Geography of Ancient Egypt
Ancient Egypt was divided into two primary sections known as Upper and Lower Egypt. Lower Egypt is north of Upper Egypt. The Mediterranean Sea borders it to the north. The Nile River breaks up into tributaries in Lower Egypt and they mostly empty into the Mediterranean Sea. One branch goes to the Gulf of Suez.
Lower Egypt is greener and less dry. It was known as the Nile Delta where crops grew easily and there was much wild life. The Nile River would go through periods where it would overflow its banks making the soil in the basin very fertile. There were irrigation systems that spread the water from the Nile to the surrounding farms. Egyptian farmers raised tree crops, barley, wheat, peas, and other vegetables. Oil was one of the most prized products and was used as payment to the workers of the state.
Upper Egypt was at a higher elevation with mountain ranges in the Eastern Desert. The Nile River divided Upper Egypt into the Eastern and Western Deserts. The Gulf of Suez and the Red Sea were on the Eastern border of the Eastern Desert. The Red Desert of Western Egypt was a flatter and dry area that had very little life or water regardless of the season except for the Kharga Oasis and the Farfa Oasis.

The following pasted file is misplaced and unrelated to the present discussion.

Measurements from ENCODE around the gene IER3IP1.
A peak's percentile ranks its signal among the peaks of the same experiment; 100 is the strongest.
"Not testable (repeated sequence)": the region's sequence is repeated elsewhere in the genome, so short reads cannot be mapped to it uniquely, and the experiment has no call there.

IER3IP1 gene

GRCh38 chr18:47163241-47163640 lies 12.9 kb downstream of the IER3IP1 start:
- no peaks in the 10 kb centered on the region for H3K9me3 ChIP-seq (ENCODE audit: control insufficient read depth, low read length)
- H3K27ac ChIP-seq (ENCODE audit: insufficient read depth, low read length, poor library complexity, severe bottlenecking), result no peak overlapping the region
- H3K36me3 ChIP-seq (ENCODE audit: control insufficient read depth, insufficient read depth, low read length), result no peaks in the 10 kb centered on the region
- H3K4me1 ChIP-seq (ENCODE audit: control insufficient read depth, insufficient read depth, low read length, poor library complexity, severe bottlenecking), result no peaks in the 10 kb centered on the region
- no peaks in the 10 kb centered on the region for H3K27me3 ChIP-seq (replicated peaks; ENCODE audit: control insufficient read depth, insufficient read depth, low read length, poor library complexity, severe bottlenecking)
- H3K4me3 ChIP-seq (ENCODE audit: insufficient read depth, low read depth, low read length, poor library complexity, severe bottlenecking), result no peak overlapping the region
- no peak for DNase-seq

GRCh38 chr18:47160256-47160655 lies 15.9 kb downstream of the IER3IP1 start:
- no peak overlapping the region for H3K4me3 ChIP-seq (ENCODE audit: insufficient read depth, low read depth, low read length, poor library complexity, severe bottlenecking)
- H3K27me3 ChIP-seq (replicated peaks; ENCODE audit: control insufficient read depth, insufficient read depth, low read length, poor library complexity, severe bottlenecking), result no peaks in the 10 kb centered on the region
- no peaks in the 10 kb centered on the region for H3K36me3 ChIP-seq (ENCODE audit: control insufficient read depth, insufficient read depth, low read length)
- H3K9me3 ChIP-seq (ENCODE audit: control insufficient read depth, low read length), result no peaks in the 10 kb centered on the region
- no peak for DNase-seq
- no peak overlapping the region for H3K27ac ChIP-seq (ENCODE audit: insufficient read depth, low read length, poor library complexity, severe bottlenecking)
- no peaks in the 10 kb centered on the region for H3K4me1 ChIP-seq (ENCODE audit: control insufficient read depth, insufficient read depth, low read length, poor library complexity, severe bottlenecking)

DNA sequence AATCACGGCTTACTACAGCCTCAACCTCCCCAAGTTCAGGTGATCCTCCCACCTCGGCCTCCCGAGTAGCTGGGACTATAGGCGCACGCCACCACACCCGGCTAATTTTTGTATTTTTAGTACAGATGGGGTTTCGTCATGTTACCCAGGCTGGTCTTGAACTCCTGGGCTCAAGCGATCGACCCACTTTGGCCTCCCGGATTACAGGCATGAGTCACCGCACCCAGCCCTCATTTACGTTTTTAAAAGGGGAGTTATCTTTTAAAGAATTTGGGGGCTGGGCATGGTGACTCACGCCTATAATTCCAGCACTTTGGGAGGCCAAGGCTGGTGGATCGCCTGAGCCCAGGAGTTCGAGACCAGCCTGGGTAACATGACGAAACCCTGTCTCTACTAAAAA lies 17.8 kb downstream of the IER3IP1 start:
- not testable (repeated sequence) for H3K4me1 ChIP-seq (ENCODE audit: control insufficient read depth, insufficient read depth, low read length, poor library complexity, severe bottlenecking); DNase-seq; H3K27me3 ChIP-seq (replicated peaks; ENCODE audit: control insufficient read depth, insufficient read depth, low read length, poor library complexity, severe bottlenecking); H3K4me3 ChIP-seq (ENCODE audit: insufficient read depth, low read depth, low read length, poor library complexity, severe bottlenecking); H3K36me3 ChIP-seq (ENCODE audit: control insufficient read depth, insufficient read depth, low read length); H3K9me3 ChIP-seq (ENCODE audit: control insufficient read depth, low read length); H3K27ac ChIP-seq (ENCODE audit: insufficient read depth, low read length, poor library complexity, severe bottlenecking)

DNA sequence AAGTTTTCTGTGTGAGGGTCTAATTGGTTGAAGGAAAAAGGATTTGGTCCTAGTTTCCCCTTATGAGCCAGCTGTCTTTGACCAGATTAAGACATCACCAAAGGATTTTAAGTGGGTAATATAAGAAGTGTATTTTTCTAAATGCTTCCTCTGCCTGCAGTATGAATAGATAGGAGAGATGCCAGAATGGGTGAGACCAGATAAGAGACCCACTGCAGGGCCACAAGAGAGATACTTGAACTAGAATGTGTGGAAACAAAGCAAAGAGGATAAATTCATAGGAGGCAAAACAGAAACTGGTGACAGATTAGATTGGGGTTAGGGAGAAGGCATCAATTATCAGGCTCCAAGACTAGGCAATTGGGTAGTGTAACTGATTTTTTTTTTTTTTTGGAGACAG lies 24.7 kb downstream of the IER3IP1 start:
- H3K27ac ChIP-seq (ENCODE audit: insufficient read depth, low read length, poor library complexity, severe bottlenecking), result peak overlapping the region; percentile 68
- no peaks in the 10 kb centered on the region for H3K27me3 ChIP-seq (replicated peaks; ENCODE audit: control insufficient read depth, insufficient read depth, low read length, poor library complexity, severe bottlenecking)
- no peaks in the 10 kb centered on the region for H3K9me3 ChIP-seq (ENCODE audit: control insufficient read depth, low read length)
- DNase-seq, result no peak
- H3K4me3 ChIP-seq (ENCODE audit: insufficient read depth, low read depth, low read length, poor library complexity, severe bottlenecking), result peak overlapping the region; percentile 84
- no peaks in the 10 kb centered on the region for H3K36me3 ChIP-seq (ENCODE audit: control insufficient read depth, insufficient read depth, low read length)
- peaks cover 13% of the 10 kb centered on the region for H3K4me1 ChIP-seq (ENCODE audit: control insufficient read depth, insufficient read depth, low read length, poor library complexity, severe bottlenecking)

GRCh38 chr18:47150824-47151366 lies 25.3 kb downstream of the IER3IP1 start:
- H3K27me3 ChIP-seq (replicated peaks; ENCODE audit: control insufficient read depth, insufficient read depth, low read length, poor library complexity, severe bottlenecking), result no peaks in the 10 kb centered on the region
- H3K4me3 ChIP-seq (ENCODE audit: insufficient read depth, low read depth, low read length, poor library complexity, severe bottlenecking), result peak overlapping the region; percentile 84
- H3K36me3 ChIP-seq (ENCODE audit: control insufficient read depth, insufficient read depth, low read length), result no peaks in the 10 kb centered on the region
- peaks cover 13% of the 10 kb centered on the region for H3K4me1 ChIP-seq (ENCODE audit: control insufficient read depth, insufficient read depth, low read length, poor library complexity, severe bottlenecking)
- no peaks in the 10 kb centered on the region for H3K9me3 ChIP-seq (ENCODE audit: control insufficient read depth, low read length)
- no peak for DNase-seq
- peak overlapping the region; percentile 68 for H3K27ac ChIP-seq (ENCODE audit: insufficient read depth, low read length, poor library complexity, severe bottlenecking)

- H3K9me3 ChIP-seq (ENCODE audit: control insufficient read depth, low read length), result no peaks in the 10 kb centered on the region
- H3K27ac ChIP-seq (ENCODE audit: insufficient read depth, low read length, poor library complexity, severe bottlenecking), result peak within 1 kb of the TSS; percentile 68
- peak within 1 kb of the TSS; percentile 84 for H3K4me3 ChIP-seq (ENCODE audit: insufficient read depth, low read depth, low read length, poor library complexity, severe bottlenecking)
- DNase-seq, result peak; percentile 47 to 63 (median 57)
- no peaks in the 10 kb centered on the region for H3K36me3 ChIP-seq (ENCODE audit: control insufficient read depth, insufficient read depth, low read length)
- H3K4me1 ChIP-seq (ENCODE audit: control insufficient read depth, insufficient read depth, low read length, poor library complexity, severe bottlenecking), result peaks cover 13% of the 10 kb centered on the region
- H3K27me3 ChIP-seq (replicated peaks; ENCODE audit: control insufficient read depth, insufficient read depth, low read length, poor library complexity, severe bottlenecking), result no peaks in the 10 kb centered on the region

Most of the pyramids were built in Lower Egypt. Most of the temples were built in Upper Egypt. The pyramids of Lower Egypt included: the Step Pyramid, Bent Pyramid, Pyramid of Khufu, Pyramid of Khafre, and Pyramid of Menkaure. The Great Sphinx is also located in Lower Egypt. The temples of Upper Egypt include the Temple of Hathor, Temple of Horus, Temples of Ramases II, Temple of Queen Nofretari, Temple of Isis, and Temple of Amenhotep III.
Memphis was the capital of Ancient Egypt. The city was built by King Menes about 3100 B.C. in Lower Egypt on the Nile.
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